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Mandy Mand Goes Bowling in Japan
‘You can do it!’ the poster read ‘Do you like bowling? Let’s play bowling, breaking down the pins and get hot communication.’

If you survived last month’s bumper special and made it through to the end, then you will probably remember me oh so casually mentioning my birthday, which took place on the 12th, and celebrated in style at a hairdressing salon called `dig dug`.

The night was hair - larious! (oh dear - cheesy puns have started already!) Thank you so much for all my lovely cards, pressies and emails! It was a tip top tastic day and I felt extremely ‘special’ (please note the `special` in inverted commas). Birthday celebrations started early on the night before where, dressed up in ukattas (summer-style kimonos) - we let down our hair to party at the hairdressers. Anyone wearing a ukatta got their hair done for free and so I ended up with lopsided poochie bunches true japanese styley!

The party was mainly all Nova teachers and so we had lots of fun playing around with the automatic hair washing machine whilst happily tucking into vino and nibbles. Automatic hair washes are fantastic! You lie back in a dentist`s chair which raises you up to the height of the sink. Your head is then inserted into what looks like a giant space helmet and with the push of a button - the process begins. It’s almost like being in a car wash as various jet sprays, scrubbers and squirty things attack your head. I often get the giggles too and so it’s a pretty mad sight for anyone walking in when they see a huge glass capsule rumbling away with two legs sticking out and fits of `tee hees` filtering out across the room.

Tres bizarre - but tres fab too. Sadly there was no Karaoke to round off the night as we had a big day ahead of us. Instead, it was home for a midnight feast of pizza and dumplings and an early night as on birthday day - we were going bowling.

‘You can do it!’ the poster read ‘Do you like bowling? Let’s play bowling, breaking down the pins and get hot communication.’ bowling is a little different in Japan.

The game is pretty much the same except all your names are typed into the computer before you arrive so you don't have to do anything. A TV camera is set up by the pins so you can watch in close up from your TV screen as your ball completely misses the target! I guess Japanese fingers are pretty tiny too as the holes in the bowling balls managed to trap our fingers everytime to the point that we were almost rolling down the lane heading straight for the pins along with the bowling ball itself which just wouldn`t let go! Consequently - we spent most of the game frantically trying to unwedge our poor hands, which had swelled to the size of those evil mean and nasty bowling balls! We soon cheered up, however when we saw cute Japanese girls dolled up in teeny tiny micro mini skirts, high heels, fish net stockings and Lois Vuitton bags suddenly become very short as they traded in their 10inch stilletoes for a pair of ickly diddy bowling shoes.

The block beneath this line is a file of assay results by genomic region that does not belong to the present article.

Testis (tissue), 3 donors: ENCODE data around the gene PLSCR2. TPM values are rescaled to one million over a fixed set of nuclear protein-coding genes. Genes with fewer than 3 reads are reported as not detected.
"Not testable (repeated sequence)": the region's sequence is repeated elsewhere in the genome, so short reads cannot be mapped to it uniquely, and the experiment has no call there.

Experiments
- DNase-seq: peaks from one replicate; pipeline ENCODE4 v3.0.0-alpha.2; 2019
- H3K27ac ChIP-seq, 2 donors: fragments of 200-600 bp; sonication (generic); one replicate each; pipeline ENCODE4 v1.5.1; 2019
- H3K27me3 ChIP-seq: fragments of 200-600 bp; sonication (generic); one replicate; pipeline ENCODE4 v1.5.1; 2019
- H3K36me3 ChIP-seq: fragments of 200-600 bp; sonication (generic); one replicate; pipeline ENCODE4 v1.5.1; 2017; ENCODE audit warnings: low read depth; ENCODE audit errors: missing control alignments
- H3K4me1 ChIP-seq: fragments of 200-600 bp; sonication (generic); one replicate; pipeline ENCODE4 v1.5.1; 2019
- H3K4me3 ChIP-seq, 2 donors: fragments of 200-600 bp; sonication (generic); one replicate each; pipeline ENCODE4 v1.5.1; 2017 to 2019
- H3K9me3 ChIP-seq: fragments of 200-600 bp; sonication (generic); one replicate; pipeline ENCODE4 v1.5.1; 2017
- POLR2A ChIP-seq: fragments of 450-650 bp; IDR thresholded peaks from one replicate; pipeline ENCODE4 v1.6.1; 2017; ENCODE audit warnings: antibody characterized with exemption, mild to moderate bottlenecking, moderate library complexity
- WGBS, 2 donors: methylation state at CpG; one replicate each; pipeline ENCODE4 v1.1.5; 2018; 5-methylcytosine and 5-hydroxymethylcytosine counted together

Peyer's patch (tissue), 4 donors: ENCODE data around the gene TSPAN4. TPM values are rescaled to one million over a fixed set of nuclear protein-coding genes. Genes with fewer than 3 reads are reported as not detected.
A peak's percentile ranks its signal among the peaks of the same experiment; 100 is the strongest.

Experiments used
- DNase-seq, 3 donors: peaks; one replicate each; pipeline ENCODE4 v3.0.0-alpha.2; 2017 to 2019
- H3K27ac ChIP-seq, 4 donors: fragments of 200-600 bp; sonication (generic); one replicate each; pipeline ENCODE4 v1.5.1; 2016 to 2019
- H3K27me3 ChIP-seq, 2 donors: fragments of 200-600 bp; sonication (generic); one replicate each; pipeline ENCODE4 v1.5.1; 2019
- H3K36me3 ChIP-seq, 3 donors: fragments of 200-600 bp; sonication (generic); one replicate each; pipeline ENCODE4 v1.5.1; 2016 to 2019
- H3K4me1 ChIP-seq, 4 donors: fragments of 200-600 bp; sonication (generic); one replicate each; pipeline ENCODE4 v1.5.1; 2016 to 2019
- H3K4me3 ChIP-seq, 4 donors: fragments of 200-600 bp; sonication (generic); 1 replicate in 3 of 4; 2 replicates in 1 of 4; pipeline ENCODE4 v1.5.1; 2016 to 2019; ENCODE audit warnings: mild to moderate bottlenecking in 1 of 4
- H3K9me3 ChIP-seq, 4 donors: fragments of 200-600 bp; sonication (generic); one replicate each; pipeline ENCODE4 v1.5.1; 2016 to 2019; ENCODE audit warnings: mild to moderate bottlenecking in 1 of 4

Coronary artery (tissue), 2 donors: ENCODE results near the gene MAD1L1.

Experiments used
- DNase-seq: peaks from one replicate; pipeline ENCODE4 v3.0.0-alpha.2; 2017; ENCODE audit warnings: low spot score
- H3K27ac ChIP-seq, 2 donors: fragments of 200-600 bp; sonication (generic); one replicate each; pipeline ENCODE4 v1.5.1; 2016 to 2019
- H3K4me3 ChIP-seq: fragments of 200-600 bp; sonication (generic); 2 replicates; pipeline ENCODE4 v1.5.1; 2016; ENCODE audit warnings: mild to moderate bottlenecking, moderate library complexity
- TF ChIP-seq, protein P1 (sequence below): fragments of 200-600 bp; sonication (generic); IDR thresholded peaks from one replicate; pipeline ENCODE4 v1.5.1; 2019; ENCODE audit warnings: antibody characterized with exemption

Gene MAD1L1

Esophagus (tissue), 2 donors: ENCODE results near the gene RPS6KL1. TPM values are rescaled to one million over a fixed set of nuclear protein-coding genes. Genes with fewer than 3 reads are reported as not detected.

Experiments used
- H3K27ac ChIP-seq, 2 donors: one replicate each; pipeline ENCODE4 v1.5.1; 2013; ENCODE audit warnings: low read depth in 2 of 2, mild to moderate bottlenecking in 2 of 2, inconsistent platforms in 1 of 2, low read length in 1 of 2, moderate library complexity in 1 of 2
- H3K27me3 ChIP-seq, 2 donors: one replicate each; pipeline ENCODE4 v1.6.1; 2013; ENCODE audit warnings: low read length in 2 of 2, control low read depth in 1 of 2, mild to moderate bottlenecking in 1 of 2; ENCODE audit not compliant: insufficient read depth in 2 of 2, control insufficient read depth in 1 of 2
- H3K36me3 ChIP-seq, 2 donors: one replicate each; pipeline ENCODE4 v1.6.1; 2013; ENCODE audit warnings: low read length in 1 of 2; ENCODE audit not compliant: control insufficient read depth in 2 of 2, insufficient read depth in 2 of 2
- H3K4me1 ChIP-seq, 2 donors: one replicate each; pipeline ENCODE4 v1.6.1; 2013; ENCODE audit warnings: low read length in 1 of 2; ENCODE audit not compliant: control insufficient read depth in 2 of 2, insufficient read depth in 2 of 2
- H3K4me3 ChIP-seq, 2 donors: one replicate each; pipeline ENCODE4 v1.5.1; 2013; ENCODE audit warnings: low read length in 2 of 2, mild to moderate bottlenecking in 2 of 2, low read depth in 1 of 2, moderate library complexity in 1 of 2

And the best thing about bowling shoes here in Japan is that you get them from a vending machine! Each locker has a shoe size, put your coins in the slot and out pops a pair of shoes - magic! During the game - play is stopped every hour and the lights are all turned out. Two very genki Japanese bowling stewards kitted out in Hawaiian shirts and flower garlands ramble away in Japanese where everybody whoops and cheers in unison.
Everyone except us that is because, as per usual, we didn't understand one goddamm word so hadn't a clue what was going on! All of a sudden little red lights lit up each lane and the pins turned ultra violet white. The music played and a bowler from each group had a go at knocking down the pins.

It was ‘our Allison’ who managed to knock the most pins down and so a big cardboard cut out of a bowling pin was thrust into her hands. An extremely chirpy little bowling steward happily snapped away at her camera whilst making us chant "We’re number One! We’re number one!".